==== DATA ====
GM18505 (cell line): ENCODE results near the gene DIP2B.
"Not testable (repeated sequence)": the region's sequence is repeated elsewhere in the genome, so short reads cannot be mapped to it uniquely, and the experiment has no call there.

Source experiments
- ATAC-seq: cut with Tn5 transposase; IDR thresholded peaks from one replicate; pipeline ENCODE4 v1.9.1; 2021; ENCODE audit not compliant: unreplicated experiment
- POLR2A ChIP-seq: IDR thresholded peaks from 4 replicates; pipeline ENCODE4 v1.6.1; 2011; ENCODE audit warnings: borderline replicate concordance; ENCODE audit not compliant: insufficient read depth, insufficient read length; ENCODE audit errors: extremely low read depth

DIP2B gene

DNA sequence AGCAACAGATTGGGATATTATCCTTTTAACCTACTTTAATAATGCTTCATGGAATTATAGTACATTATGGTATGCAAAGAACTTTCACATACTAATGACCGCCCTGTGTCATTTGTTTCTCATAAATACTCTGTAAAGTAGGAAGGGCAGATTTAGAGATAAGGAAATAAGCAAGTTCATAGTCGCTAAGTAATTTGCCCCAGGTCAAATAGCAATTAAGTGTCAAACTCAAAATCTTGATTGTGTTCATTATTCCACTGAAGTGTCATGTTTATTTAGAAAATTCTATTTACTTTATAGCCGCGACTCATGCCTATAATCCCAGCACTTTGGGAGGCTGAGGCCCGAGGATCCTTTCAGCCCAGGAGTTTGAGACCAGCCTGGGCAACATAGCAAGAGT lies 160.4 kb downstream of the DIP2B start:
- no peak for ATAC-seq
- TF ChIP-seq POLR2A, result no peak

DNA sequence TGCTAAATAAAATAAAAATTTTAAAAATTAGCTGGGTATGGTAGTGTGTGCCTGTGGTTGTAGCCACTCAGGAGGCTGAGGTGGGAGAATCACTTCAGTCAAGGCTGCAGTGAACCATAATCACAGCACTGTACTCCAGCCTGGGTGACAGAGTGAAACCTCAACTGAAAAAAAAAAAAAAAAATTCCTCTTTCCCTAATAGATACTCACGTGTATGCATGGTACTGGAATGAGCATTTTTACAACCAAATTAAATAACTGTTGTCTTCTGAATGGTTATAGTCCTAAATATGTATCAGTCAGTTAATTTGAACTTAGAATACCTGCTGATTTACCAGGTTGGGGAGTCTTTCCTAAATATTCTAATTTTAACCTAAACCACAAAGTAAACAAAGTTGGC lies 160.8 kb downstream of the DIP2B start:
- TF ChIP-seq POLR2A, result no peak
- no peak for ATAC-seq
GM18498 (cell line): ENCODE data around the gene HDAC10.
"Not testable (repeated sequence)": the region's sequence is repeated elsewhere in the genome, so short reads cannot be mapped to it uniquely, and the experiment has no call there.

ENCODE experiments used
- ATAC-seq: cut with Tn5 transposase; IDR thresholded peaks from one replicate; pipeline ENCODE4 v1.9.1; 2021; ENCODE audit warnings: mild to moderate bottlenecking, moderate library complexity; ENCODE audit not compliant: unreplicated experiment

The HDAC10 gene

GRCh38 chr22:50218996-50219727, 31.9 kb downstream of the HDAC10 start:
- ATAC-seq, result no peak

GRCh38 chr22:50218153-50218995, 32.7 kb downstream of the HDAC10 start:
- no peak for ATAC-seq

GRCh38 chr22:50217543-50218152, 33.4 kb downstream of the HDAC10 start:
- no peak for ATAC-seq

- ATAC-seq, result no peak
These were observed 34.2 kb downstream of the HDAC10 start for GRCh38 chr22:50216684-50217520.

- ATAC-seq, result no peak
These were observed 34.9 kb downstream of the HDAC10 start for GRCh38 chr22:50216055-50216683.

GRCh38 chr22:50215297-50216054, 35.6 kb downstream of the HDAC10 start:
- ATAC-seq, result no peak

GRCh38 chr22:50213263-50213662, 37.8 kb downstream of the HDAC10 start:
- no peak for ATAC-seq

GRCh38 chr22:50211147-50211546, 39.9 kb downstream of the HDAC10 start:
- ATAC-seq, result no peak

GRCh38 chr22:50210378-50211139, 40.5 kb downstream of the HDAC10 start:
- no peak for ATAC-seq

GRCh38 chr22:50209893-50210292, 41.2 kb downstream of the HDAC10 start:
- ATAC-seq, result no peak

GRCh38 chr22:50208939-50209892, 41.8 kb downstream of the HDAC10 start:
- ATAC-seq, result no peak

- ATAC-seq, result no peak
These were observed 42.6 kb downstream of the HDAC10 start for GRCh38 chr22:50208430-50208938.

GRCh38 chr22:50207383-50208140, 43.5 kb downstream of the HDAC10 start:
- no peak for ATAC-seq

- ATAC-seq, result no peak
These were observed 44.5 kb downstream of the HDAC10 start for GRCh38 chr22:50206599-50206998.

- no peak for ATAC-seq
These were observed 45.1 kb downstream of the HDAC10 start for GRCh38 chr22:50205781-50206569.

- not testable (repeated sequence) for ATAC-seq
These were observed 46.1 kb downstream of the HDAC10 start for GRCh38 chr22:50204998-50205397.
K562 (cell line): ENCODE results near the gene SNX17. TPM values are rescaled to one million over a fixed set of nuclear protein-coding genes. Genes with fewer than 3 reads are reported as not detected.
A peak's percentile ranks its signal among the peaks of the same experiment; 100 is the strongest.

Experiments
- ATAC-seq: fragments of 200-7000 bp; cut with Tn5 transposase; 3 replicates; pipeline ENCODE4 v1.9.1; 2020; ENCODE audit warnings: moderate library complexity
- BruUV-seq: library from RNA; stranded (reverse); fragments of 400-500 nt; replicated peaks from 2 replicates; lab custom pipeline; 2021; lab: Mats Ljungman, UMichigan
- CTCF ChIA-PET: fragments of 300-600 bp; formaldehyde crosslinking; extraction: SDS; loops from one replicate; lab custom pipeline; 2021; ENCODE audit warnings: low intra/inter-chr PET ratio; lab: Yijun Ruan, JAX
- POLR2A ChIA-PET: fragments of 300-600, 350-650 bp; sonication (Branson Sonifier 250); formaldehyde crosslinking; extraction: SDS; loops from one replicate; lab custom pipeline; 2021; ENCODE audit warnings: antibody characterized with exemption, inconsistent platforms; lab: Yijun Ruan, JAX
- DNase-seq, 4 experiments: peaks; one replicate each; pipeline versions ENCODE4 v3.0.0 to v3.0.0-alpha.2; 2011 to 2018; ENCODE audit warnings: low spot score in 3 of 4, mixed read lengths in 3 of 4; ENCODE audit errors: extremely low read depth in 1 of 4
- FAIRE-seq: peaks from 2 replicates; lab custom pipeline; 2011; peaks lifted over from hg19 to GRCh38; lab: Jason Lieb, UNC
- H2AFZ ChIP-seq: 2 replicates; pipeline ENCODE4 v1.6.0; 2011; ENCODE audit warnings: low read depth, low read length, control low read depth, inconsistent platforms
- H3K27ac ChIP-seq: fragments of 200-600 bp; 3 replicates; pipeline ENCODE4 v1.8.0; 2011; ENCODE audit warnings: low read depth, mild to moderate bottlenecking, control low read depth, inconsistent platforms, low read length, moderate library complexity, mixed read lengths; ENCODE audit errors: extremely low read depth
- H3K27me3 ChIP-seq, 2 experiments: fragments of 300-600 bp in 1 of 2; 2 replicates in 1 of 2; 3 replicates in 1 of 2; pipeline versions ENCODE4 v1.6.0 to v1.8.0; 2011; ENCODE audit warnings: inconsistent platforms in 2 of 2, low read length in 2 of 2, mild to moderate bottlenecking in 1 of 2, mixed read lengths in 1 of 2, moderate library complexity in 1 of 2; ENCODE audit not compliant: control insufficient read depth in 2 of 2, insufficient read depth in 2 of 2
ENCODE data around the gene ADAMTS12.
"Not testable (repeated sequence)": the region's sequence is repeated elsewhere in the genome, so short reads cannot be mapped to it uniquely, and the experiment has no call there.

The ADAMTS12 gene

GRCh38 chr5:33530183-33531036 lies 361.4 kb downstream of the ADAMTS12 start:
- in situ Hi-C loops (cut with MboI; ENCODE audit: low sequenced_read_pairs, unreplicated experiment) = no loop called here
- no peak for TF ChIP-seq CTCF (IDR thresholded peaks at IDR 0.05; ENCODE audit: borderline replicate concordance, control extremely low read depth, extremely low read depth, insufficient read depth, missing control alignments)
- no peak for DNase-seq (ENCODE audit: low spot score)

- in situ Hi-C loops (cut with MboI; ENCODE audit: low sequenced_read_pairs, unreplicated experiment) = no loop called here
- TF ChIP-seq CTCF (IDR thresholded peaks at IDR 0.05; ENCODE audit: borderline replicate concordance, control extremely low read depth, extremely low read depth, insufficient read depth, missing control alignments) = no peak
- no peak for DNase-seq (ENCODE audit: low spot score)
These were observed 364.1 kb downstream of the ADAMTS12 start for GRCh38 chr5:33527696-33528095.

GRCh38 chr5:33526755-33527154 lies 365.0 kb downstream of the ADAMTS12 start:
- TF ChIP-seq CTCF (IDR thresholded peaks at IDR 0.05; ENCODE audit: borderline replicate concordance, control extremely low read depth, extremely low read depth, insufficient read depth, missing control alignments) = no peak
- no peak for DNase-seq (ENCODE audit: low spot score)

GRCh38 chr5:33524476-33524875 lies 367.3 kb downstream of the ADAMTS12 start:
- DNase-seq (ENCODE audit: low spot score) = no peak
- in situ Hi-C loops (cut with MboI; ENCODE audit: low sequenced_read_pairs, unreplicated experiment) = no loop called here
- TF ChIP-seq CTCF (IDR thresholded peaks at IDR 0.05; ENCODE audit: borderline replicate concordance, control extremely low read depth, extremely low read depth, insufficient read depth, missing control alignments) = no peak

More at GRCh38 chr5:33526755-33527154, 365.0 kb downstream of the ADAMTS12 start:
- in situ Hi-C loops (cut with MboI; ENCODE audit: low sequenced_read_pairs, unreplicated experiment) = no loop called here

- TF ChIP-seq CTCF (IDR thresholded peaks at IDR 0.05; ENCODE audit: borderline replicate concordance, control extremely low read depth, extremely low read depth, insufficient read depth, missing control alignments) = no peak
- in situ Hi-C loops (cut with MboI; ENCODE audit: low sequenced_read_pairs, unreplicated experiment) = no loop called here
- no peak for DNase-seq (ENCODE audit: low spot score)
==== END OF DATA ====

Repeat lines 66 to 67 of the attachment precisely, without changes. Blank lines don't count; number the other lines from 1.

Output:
- in situ Hi-C loops (cut with MboI; ENCODE audit: low sequenced_read_pairs, unreplicated experiment) = no loop called here
- no peak for TF ChIP-seq CTCF (IDR thresholded peaks at IDR 0.05; ENCODE audit: borderline replicate concordance, control extremely low read depth, extremely low read depth, insufficient read depth, missing control alignments)